Byline: Charlie Patton, The Times-Union
From its inception in 1990, the library fund-raiser now known as Much Ado About Books has gone through many changes.
It's had two names, numerous formats and, before last year's event, a squabble among the organizers over who should control it.
That led to a change at the top of the volunteer organization that runs the event. As chairman of the Library Guild, Paula Buss, an accountant and self-described soccer mom, now has the responsibility of putting together an event that will bring 40 authors to Jacksonville and is expected to raise more than $100,000.
Although she impresses supporters as relaxed and confident, Buss admits she's been a little nervous for months about the 2004 Much Ado About Books, scheduled for Thursday through Saturday, Feb. 19-21.
"I wake up every morning having dreamed about [Much Ado]," she said with a giggle, something she does easily and often.
For most of the past decade, the person running Much Ado About Books was Barbara Kaplan, a member of the board of the Library Foundation and a charter member of the Library Guild, formed in 1996 to organize the fund-raiser for the Foundation, a private, non-profit group that raises money for the public library system.
Trouble began in 2002, after the foundation hired full-time executive director Michael Barile. Barile said auditors questioned how some Much Ado About Books funds were being handled.
Eventually, internal dissension and hurt feelings led Kaplan and several of her supporters to break with the Library Foundation. They incorporated as the Library Guild Inc., and Kaplan filed papers with the state of Florida to trademark the name and logo of Much Ado About Books.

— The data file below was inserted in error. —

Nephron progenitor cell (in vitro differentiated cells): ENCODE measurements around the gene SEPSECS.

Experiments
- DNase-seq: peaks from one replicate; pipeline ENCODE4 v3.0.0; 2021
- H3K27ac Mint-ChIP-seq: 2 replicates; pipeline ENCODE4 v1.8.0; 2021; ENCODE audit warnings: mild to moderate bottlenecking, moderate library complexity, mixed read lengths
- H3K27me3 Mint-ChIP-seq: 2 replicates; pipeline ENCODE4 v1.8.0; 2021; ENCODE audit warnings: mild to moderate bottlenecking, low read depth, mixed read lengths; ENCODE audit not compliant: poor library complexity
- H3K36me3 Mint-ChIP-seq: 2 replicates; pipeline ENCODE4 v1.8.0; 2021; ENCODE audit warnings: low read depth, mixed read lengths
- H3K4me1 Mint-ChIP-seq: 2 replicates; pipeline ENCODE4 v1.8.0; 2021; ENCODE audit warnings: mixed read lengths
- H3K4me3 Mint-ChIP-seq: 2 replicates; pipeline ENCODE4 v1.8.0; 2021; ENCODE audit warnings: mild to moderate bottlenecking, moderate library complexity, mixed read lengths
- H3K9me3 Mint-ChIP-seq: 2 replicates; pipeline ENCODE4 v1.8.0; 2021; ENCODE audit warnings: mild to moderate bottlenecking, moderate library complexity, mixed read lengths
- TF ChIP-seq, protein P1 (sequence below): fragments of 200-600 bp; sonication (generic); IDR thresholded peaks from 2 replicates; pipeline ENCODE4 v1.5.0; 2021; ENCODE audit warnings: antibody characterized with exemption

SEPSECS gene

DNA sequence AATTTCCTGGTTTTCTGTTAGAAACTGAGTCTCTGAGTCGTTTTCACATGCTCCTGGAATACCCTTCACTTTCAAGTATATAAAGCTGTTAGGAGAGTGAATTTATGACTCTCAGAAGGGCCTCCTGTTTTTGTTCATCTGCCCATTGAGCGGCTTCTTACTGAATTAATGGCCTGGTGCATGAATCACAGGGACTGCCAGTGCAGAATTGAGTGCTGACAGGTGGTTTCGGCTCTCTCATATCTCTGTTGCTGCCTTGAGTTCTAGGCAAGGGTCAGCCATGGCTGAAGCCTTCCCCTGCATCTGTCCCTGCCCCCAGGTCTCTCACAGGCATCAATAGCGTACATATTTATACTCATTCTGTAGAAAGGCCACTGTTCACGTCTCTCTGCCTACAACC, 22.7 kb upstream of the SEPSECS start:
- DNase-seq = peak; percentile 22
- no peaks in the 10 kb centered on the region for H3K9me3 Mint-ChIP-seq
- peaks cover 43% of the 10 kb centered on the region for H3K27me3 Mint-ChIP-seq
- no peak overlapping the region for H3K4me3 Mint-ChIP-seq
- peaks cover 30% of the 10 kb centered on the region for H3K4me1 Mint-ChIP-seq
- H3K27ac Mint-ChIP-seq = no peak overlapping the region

That's when Buss, a member of the Foundation board as well as a charter member and former president of the Library Guild, stepped forward.
"When Barbara said, 'I quit,' Paula said, 'I'm not quitting,' " Barile said. "That really helped the Foundation board understand this wasn't all the volunteers, that it was really about a small number of people. Paula was very, very brave."
"Paula is awesome," said Mike Hightower, a member of the Foundation board. "She was one of the real spark plugs who kept us together through two years of dysfunction. Through everything that happened, she just kept saying, 'We can get through this.' "
Eventually, the city and the library Board of Trustees stepped in and brokered a deal. The Library Guild Inc. organized last February's event. Then a legal settlement was reached that reasserted the Library Foundation's control over the event and its name.
Buss played no part in organizing last February's Much Ado About Books, though she attended, just as she has been doing every year since 1993.
The next day, she began planning for Much Ado 2004.
Buss, a native Californian, said she fell in love with Much Ado About Books soon after she and her husband, Adam, moved to Jacksonville in 1993. The fund-raiser, then known as A Night of Literary Feasts, took place at Episcopal High School that fall.
"I was there for the whole day, and I loved it," Buss re- membered.
She was especially moved by a speech that novelist John Jakes gave.
"I loved what he had to say about the importance of a library to a writer," Buss said. "I had never thought of a library as a place to nurture writers, as a sanctuary, a haven, a resource. That's how my passion for this event was born."
A passion for books runs deep in Buss' family. After her mother, Joanne Sehnem, attended Much Ado About Books in 1999, she went home to California and organized the Ventura County Writers Association. Their fourth annual book conference is being held this weekend, and Buss will be in attendance.
Buss has enlisted her mother's help in organizing Much Ado About Books, putting Sehnem in charge of the author procurement committee. …